This is What Saturated Fats Actually Do to Your Body from This is What Saturated Fats Actually Do to Your Body

This is What Saturated Fats Actually Do to Your Body

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This is What Saturated Fats Actually Do to Your Body

A lot of myths and misconceptions are associated with saturated fats. Many people believe that they are bad for your health – they cause heart disease, high cholesterol and clog your arteries. The truth is that many of the “facts” you hear couldn’t be further from the truth.

*Related: Healthy High-Fat Foods You SHOULD Be Eating

Fatty meat, coconut oil, butter, and cream are some of the many dietary sources of saturated fat. Coconut oil specifically has proven to have many health benefits. The saturated fat content has been shown to support your brain, skin, immune system, heart, and thyroid.

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Increase Bone Strength

As we get older the risk of broken bones and fractures increases. “It has been found that in order for calcium to be incorporated into bone the body needs saturated fat,” Michelle Roots, resident fitness expert and trainer for Trainerize says.

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Keep Your Brain Healthy

The neurons in your brain need nutrients – saturated fats – to function properly. “The brain is made of majority fat and cholesterol,” Roots explains. It “needs saturated fat in order to function optimally.”

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Immune System Strength

“Our white blood cells are responsible for recognizing and attacking foreign invaders (viruses, bacteria etc.) and need sufficient saturated fatty acids to perform at their best,” Roots says. Some foods that help boost your immune system include coconut oil, citrus fruits, turmeric, and green tea.

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Heart Health

Maintaining a healthy blood pressure, getting a good night’s sleep and reducing stress are just some of the many ways to prevent heart disease. Roots says that adding “saturated fat in the diet will keep the heart healthy and decrease the risk of heart disease” as well.

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Liver Function

Research has shown that saturated fats help the liver function more effectively. “Common understanding is that saturated fat intake helps protect the liver from alcohol and medications,” Roots says.

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Improved Nerve Firing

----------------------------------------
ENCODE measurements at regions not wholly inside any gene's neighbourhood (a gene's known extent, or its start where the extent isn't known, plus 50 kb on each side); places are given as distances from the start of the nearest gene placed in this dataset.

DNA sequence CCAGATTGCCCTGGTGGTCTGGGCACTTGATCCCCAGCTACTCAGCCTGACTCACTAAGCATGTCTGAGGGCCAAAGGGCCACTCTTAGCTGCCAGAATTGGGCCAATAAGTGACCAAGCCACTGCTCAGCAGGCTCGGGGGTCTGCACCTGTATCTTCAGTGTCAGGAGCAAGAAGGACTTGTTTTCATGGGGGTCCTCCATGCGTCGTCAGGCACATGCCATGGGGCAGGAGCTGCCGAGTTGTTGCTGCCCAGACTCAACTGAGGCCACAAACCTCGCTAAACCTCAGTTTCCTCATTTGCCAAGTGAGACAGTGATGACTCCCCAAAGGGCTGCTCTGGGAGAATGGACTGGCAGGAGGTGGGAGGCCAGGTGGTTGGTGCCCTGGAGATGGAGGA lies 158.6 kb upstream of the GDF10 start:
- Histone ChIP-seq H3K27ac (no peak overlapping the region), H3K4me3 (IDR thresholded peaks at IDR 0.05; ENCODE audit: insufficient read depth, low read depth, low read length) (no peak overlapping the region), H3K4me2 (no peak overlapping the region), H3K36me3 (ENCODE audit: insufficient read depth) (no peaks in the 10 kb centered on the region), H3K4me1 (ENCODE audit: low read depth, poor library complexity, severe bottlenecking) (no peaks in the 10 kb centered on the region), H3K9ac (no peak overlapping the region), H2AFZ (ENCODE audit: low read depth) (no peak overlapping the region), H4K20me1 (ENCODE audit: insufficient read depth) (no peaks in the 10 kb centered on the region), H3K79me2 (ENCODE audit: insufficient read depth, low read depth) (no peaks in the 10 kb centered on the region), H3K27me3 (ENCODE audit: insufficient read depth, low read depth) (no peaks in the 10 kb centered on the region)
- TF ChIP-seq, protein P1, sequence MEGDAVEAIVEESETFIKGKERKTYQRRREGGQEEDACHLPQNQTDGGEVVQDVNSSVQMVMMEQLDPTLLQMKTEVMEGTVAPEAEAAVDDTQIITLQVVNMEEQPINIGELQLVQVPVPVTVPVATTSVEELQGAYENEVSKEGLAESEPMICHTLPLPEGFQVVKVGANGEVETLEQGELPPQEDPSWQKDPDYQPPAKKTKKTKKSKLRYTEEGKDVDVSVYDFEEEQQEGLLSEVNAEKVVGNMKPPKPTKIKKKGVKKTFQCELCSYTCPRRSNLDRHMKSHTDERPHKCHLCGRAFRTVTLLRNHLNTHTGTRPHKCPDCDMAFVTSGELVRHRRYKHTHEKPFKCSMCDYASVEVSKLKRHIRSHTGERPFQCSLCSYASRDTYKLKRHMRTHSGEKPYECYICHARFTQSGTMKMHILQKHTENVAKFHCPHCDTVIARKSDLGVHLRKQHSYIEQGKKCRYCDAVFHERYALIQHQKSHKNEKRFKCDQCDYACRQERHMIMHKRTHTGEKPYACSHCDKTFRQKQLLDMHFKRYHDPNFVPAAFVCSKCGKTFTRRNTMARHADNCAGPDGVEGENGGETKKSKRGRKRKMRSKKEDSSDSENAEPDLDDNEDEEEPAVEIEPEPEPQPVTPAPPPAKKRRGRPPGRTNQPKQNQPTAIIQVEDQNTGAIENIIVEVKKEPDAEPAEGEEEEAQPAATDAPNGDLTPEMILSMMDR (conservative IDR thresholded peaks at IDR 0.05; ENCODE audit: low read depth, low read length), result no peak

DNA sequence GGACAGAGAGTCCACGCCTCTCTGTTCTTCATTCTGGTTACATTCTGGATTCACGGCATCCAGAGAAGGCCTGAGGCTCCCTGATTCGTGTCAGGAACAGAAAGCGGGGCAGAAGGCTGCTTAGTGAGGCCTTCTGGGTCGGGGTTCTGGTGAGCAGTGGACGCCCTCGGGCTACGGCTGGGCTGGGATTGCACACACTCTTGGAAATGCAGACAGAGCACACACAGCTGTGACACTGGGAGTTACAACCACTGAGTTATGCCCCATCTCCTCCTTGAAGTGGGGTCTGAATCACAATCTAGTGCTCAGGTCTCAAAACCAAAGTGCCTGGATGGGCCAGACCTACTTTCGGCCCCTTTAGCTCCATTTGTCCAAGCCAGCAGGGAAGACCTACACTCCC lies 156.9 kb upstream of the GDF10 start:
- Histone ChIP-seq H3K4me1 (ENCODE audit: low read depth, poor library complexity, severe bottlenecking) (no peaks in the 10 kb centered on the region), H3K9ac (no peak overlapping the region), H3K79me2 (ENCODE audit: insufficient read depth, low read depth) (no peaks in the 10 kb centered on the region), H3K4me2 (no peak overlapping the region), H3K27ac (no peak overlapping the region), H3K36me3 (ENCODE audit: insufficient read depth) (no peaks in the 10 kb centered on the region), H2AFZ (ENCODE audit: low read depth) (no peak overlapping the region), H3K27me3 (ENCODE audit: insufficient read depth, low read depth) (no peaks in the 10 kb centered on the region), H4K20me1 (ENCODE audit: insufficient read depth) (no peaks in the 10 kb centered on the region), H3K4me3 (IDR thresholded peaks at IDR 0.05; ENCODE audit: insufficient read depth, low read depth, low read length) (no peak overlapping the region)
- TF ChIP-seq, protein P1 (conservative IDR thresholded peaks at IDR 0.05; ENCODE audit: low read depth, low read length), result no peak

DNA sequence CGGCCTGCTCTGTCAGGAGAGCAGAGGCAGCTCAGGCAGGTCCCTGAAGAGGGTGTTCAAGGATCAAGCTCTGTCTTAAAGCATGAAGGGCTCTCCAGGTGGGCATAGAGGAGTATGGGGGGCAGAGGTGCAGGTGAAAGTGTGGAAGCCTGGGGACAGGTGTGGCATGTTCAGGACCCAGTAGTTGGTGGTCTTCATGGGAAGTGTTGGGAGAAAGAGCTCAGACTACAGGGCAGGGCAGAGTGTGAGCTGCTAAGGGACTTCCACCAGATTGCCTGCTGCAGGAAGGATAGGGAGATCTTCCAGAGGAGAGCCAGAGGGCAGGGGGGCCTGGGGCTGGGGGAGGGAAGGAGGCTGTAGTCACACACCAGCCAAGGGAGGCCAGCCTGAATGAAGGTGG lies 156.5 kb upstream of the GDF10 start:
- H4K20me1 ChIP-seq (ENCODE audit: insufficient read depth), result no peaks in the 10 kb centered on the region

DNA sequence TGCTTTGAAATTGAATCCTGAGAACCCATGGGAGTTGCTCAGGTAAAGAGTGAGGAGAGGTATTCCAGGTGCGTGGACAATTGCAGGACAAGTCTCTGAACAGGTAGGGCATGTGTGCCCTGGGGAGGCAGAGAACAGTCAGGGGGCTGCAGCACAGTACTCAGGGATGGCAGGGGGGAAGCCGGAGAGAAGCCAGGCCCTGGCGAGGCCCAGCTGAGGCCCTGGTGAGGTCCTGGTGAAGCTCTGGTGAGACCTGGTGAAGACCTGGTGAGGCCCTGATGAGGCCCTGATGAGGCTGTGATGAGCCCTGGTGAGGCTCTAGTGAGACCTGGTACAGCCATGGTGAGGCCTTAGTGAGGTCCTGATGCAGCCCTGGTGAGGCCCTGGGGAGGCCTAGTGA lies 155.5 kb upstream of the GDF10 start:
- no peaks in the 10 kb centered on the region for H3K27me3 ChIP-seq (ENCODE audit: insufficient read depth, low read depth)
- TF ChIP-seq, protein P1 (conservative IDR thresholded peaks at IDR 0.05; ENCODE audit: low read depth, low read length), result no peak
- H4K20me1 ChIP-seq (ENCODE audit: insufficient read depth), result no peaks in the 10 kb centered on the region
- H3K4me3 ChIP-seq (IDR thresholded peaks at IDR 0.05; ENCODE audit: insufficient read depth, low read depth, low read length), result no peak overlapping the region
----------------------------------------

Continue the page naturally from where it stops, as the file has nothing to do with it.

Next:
Roots explains that “nerve signals to tell organs and glands what to do are improved with incorporation of saturated fats in the diet.”

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Increases HDL cholesterol

HDL is known as “good cholesterol,” Roots explains. “Increasing saturated fat intake will in turn decrease the chance of heart disease.” Some foods that naturally lower cholesterol include fatty fish, dark chocolate, avocados, and grapefruit.

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Reduces Food Cravings

"Eating more saturated fat each day will leave you feeling more full and satisfied after each meal,” Roots says. This “leading to less cravings and most likely less unnecessary snacking.”

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Help Build Hormones

Saturated fats from animal and vegetable sources help to provide a variety of hormones and hormone-like substances, Dr. Mercola explains. “They also act as carriers for fat-soluble vitamins, and are required for mineral absorption and for a host of other biological processes.”

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Healthy Lungs

Your lungs are coated with a lubricant-like substance, which helps your lungs expand and contract, according to atkins.com. “Saturated fat intake helps provide a layer inside the lungs of fatty acids which will keep the lungs functioning properly,” Roots says.

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Increased Energy Levels

“Good fat intake will provide the body with sustained energy than a higher glycemic carbohydrate,” Roots says. For instance, the medium-chain triglycerides (MCTs) that are found in coconut oil have been known to provide a great energy source for the body.

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Enhance Weight Loss

Some saturated fat is associated with a faster metabolism, ATKINS explains. “It helps improve nerve signaling within your body, which affects the functioning of your hormones and your ability to burn fat.”

This is What Saturated Fats Actually Do to Your Body